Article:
The acid wash process is a part of the complete Pebble-Tec installation process,
but it occurs on the day after the Pebble-Tec is applied to allow the Pebble-Tec
to dry and cure. The Pebble-Tec
is not fully cured at this stage (it will naturally cure under water after the
pool is filled), but it doesn't have to be for the acid washing to take place.
The purpose of the acid washing is to remove the "haze" or the
cement film and grit that has dried on top of the pebble aggregate from the day
before. While the pressure washing from the water wands has removed much
of the surface cement, there is still a fine layer that is left behind. It
must be removed before you can see the natural color of the pebble show
through. Washing the entire surface of the pool in acid is the easiest and
best way to achieve that.
February 3, 2002 - 11:42am
For the washing, standard Muriatic Acid is used to create the washing
"brew." I was told that it was not full strength Muriatic Acid
in the orange bottles. About 6 gallons of this diluted acid was used for
the pool then an additional gallon for the spa. Other than the acid, a
submersible sump pump is used to apply the bath and some other simple tools
(i.e. stiff nylon brush and flat hand trowel) will be used to clean the surface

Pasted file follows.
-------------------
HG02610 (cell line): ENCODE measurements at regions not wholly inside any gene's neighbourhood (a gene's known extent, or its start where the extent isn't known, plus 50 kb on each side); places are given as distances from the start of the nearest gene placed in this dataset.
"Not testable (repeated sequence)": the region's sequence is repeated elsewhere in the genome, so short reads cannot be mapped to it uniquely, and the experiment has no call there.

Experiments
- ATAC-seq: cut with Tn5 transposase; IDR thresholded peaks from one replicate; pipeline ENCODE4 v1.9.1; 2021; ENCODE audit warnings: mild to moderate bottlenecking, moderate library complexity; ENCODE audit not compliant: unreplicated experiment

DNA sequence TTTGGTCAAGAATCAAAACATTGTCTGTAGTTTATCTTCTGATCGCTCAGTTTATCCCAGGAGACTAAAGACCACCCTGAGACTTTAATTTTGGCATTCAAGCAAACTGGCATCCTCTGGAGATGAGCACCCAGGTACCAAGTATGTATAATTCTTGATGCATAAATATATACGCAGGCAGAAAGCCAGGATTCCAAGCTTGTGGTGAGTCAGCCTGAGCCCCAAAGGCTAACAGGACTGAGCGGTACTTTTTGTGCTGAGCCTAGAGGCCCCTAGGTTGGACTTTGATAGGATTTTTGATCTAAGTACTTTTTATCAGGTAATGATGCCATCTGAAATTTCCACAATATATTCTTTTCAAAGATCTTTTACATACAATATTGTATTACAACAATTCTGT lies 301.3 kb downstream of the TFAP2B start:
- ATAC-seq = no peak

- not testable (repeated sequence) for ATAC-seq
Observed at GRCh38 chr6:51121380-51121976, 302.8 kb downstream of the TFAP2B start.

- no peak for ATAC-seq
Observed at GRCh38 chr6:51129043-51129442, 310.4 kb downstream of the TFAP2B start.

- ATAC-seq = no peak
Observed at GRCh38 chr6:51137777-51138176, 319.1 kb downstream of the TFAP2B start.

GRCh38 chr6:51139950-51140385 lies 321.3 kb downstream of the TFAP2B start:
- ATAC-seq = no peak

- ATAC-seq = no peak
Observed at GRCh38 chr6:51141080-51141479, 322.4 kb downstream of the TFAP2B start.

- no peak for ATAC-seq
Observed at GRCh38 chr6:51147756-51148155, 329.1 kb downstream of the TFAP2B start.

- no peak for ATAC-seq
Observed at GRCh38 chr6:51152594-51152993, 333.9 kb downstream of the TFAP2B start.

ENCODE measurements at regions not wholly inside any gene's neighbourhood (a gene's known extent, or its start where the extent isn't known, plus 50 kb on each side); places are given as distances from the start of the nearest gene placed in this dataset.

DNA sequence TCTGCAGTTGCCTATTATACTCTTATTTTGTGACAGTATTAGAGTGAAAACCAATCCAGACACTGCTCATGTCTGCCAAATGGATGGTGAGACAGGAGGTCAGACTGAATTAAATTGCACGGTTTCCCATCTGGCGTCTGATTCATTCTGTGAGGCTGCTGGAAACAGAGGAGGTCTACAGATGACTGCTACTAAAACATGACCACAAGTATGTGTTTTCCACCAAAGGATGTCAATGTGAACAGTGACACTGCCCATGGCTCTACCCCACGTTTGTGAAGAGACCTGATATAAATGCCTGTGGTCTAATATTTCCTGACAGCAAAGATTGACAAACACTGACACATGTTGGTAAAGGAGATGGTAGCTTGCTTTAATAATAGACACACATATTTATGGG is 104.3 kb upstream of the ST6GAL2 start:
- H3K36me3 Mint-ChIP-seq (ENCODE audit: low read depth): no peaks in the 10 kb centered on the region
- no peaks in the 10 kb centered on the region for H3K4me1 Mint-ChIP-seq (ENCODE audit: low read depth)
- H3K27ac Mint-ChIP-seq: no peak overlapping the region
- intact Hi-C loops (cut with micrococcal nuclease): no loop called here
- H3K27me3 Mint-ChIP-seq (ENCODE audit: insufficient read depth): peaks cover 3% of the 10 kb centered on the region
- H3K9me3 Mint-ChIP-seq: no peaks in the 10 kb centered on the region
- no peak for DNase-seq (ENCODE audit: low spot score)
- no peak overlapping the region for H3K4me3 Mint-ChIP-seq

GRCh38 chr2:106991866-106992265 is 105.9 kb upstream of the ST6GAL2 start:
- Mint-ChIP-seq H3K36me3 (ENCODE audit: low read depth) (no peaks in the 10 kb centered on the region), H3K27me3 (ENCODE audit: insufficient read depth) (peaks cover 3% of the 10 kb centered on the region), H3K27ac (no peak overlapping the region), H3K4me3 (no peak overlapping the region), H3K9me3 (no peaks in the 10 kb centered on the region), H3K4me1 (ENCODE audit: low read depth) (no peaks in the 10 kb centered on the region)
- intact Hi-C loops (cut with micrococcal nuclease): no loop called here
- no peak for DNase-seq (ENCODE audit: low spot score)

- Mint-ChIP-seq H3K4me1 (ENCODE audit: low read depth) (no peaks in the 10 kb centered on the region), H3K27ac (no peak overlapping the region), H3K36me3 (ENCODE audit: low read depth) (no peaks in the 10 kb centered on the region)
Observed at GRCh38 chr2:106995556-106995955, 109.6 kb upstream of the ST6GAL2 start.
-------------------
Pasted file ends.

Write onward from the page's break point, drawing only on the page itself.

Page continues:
of loose pebbles and to brush away stubborn cement stains on the pebble.
The pool and spa are pre-soaked with water to loosen the cement
haze on the surface. Also, a small pool of water will be used at the
bottom of the pool to create a diluted acid brew from which the sump pump will
draw from to bathe the rest of the pool.
Creating the Acid Bath
Here you see the bottles of diluted Muriatic Acid being dumped
into the small puddle of water that has collected on the bottom of the
pool. As soon as the acid hits the pool, thick acid fumes visibly rise
into the air.
Its hard to see from these pictures (even in the enlargements),
but as soon as the acid touches the walls of the pool, I begin to hear loud
hissing shrieks from the wall as heavy acid vapors start ascending from the
pool. Man, I heard Muriatic Acid was killer stuff, but now I've _seen_ it